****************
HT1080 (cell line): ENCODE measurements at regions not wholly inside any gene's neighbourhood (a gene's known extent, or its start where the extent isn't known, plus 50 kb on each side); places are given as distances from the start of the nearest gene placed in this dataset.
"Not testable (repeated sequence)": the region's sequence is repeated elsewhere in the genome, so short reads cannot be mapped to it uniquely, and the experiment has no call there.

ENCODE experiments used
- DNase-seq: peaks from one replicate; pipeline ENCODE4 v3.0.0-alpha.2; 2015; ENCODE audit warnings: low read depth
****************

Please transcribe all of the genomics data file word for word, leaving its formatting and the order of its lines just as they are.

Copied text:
HT1080 (cell line): ENCODE measurements at regions not wholly inside any gene's neighbourhood (a gene's known extent, or its start where the extent isn't known, plus 50 kb on each side); places are given as distances from the start of the nearest gene placed in this dataset.
"Not testable (repeated sequence)": the region's sequence is repeated elsewhere in the genome, so short reads cannot be mapped to it uniquely, and the experiment has no call there.

ENCODE experiments used
- DNase-seq: peaks from one replicate; pipeline ENCODE4 v3.0.0-alpha.2; 2015; ENCODE audit warnings: low read depth